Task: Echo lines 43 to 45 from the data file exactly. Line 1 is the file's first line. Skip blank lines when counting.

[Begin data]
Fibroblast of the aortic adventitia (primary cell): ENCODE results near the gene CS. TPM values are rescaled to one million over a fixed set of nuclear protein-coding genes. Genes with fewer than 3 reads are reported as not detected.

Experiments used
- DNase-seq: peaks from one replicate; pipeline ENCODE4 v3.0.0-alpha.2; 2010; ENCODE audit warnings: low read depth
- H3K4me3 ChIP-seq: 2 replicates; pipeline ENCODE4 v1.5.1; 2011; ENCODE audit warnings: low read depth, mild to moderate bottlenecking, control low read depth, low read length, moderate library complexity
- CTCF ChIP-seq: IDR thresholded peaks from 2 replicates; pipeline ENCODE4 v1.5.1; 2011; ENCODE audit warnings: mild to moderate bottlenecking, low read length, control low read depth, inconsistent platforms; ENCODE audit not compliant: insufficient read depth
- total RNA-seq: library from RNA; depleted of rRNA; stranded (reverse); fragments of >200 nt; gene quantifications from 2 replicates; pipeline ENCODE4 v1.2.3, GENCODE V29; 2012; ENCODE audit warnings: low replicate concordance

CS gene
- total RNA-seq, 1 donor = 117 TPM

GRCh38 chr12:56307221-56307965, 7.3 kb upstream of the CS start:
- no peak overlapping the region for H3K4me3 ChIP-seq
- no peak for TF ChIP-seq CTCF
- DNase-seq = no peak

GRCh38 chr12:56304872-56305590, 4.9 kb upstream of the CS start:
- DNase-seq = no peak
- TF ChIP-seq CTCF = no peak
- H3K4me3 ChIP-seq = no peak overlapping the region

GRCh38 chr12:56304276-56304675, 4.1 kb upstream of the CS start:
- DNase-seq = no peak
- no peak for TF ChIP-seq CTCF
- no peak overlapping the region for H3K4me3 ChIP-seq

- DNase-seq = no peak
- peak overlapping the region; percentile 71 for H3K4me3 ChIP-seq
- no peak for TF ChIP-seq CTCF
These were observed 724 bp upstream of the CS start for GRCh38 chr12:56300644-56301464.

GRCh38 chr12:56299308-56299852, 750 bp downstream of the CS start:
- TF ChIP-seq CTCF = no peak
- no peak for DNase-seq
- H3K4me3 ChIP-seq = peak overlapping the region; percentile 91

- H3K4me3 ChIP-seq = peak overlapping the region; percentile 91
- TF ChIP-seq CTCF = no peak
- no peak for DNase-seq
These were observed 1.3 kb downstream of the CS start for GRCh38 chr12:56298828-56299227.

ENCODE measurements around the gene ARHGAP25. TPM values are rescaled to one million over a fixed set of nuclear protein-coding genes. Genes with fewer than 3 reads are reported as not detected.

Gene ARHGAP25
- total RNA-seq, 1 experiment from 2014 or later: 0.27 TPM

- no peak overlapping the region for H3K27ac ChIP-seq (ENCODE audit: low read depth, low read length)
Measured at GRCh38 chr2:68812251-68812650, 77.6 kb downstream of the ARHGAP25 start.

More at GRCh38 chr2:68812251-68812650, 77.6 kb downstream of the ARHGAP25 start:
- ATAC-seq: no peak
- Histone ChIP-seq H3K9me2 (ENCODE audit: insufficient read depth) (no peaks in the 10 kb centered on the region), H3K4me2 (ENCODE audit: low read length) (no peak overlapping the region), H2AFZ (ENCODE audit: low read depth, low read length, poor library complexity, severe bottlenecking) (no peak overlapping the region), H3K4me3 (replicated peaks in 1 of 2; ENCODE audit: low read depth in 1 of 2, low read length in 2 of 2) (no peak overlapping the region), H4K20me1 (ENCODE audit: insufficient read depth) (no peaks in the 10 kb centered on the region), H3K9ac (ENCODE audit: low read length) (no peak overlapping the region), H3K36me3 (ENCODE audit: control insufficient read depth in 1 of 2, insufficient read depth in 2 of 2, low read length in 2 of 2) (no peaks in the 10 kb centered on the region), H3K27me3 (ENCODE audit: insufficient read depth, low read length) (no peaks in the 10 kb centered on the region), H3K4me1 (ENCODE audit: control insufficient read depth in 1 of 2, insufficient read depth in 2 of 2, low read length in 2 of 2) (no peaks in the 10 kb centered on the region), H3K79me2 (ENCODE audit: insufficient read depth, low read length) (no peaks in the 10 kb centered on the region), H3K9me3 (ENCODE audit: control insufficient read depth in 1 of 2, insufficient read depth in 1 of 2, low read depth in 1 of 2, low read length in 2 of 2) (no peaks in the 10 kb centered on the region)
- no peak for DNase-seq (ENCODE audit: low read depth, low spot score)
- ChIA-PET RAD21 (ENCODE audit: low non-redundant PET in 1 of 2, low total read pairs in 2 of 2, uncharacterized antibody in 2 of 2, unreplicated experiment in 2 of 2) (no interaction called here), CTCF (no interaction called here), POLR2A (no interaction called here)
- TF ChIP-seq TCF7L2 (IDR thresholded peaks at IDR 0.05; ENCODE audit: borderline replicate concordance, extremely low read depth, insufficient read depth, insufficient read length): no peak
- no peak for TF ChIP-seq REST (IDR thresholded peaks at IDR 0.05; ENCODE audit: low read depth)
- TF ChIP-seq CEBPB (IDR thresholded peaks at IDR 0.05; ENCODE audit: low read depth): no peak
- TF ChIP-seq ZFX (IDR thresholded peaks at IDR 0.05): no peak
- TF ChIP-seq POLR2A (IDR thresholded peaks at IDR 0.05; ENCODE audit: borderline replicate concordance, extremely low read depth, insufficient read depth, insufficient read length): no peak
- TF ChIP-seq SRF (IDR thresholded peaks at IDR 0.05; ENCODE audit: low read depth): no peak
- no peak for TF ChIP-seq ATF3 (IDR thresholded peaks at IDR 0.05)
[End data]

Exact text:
- TF ChIP-seq TCF7L2 (IDR thresholded peaks at IDR 0.05; ENCODE audit: borderline replicate concordance, extremely low read depth, insufficient read depth, insufficient read length): no peak
- no peak for TF ChIP-seq REST (IDR thresholded peaks at IDR 0.05; ENCODE audit: low read depth)
- TF ChIP-seq CEBPB (IDR thresholded peaks at IDR 0.05; ENCODE audit: low read depth): no peak